Despite industry opposition, Maryland will be able to fine companies for ‘excessive and unjustified’ price increases
A law that allows the US state of Maryland to challenge generic drug price gouging went into effect on 1 October, despite heavy opposition from the generic drug industry. A Judge refused the Association for Accessible Medicine’s (AAM) request for an injunction to prevent the law’s enaction.
Under the new law, the state can fine generic drugmakers if they increase the price of a prescription drug in a way that is ‘excessive and not justified’ by the cost of producing the medication or the cost of appropriately expanding access to the product. The move follows high-profile cases of off-patent or generic drug prices being raised dramatically, such as Mylan’s Epipen adrenaline injectors.
The AAM, formerly the Generic Pharmaceutical Association, has argued that the law would hurt patient access to safe, affordable generic medicines in Maryland and the rest of the US, and that it could create uncertainty for generic drug makers that might cause them to abandon markets entirely. The AAM has also pointed out that the bill only applies to generic drugs, not to more expensive brand-name drugs.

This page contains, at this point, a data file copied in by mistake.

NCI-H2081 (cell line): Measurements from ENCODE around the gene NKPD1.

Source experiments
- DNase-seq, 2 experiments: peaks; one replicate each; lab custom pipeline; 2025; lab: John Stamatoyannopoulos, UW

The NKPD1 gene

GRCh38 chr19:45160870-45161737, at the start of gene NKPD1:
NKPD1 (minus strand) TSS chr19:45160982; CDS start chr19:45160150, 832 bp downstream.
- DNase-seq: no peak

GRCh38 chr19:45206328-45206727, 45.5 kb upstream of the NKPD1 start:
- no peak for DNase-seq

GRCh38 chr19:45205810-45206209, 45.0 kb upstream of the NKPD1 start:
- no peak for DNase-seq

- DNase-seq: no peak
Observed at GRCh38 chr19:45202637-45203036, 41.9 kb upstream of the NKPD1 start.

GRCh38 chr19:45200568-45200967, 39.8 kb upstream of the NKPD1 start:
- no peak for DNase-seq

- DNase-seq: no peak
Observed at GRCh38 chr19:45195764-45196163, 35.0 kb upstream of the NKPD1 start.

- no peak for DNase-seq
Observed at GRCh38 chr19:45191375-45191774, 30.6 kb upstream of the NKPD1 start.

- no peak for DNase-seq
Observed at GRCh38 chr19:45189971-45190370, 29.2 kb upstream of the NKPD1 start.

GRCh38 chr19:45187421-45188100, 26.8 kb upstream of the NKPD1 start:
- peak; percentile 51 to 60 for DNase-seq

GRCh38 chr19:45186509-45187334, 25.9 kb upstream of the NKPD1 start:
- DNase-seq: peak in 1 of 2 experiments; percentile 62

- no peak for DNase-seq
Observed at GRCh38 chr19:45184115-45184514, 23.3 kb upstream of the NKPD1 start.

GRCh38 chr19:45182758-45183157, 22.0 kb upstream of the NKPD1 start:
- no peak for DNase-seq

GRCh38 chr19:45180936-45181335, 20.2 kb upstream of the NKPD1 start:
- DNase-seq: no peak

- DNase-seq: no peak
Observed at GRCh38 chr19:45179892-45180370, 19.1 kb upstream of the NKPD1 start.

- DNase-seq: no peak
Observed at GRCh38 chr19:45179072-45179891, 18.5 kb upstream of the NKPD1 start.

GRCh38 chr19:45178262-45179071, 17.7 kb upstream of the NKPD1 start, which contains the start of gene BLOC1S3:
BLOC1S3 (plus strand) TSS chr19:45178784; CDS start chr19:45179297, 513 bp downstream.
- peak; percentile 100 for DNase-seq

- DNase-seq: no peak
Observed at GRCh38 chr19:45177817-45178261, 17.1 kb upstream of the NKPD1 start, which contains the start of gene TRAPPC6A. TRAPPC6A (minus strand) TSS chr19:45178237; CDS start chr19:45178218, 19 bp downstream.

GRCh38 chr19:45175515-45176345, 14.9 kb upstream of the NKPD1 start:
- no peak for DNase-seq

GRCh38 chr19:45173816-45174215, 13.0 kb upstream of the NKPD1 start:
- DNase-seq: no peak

In the wake of concerns about the rising cost of pharmaceuticals, the US Food and Drug Administration wants to get generics to the market more quickly. Earlier this month, the agency announced several actions to improve the efficiency of the generic drug approval process and close loopholes that allow branded drug companies to block generic competition.
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